The facility is located inside the M25 and has the capacity to store 2,000 tonnes of gold. And while further details about the vault are scarce, it is said to be one of the largest in Europe and is presently used to store bars of gold, silver, platinum and palladium.
Its security precautions reportedly include: a front door that can withstand “a direct hit from a rocket-propelled grenade”; an electrified roof; and plinths that have been sunk to keep out anyone ambitious enough to try to tunnel in.
In 2012, when the Sunday Times was granted a tour of the site, the paper reported: “The fingerprint identification system detects blood supply – severed digits won’t open the doors. Anti-ramming bollards can stop a lorry travelling at 55mph.”
Barclays opened the facility in 2012 to serve both corporate and individual clients of its investment bank, after a 12-year bull run in gold prices pushed the metal to record highs the previous year.
The minimum deposit is thought to be one bar, which in the case of gold weighs 400 troy ounces (12.4kg), worth around $500,000.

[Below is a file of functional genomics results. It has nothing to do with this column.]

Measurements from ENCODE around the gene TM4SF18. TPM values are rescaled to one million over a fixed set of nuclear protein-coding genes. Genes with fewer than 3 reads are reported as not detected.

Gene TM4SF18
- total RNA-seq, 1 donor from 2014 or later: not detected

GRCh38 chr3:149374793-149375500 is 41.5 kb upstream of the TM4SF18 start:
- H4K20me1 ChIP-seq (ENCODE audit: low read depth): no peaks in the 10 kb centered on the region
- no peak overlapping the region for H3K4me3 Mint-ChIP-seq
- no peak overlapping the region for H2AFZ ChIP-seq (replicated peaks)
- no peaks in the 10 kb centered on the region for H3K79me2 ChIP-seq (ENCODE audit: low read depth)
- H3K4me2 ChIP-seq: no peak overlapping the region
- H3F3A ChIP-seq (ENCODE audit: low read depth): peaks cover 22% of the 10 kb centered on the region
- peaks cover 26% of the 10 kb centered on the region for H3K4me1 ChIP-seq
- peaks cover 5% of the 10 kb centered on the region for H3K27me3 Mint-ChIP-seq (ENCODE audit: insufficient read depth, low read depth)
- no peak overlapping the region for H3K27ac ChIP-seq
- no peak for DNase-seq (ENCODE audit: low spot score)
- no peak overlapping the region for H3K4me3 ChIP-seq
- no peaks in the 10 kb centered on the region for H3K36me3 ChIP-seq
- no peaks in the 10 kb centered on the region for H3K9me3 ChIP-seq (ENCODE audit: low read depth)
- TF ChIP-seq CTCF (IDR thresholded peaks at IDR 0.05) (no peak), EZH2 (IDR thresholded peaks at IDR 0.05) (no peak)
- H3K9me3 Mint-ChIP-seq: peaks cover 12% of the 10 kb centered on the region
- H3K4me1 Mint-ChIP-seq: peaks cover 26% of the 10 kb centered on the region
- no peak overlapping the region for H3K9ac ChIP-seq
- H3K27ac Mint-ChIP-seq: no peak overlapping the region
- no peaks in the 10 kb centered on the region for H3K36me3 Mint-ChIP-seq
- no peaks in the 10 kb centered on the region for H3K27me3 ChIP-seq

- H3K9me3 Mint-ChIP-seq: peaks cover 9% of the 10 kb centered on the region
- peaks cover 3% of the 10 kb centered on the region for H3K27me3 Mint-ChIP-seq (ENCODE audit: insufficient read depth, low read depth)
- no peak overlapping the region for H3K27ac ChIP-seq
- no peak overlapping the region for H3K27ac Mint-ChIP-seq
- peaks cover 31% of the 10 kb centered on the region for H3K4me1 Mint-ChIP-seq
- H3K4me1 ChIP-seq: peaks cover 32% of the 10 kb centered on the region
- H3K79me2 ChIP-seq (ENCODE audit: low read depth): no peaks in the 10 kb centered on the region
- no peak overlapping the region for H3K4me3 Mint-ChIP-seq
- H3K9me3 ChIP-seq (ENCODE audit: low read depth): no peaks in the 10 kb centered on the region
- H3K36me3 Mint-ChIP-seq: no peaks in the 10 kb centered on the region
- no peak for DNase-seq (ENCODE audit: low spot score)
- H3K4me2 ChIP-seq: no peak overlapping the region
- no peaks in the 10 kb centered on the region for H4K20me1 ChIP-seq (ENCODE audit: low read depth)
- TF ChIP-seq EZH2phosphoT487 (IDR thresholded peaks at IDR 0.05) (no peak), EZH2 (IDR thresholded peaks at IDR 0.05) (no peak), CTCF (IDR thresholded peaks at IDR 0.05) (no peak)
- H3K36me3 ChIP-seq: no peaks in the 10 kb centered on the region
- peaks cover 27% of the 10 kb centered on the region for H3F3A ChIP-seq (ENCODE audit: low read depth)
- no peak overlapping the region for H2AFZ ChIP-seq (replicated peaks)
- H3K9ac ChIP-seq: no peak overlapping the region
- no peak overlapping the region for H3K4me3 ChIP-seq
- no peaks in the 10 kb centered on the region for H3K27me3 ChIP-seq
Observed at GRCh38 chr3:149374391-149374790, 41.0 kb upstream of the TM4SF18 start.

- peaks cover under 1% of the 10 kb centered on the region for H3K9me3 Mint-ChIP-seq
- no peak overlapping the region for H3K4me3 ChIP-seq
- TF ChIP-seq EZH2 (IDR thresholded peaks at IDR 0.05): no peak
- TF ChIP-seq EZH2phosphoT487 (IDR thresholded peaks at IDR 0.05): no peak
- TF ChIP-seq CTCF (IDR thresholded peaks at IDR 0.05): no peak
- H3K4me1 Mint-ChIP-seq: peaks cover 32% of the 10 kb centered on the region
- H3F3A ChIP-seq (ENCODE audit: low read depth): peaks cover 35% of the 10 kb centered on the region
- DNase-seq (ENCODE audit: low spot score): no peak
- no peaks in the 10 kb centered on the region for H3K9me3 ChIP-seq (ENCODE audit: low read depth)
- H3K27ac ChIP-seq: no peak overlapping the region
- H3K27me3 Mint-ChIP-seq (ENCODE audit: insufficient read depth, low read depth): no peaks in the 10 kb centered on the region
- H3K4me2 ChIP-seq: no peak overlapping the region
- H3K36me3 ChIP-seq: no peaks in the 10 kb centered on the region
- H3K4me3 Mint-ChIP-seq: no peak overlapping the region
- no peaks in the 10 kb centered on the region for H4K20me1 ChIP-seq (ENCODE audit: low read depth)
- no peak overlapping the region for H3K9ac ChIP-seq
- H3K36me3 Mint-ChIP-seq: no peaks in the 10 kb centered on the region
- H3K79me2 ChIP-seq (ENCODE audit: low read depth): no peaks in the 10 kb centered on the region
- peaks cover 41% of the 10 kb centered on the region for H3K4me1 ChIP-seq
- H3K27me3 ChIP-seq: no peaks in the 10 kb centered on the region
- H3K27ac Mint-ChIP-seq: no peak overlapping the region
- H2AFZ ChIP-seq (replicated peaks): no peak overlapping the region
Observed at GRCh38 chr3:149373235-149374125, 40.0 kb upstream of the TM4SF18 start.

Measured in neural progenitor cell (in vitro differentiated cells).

As well as the Bank of England vault on Threadneedle Street, there are thought to be six commercial vaults across London, with one rumoured to be below JPMorgan’s offices on Victoria Embankment.
It was reported in January that ICBC was acquiring Deutsche bank’s lease on another London gold and silver vault. However, the Chinese bank said the deal did not go through.
The acquisition of the Barclays site is expected to be completed in July.
This article was written by Simon Goodley, for theguardian.com on Monday 16th May 2016 14.26 Europe/Londonguardian.co.uk © Guardian News and Media Limited 2010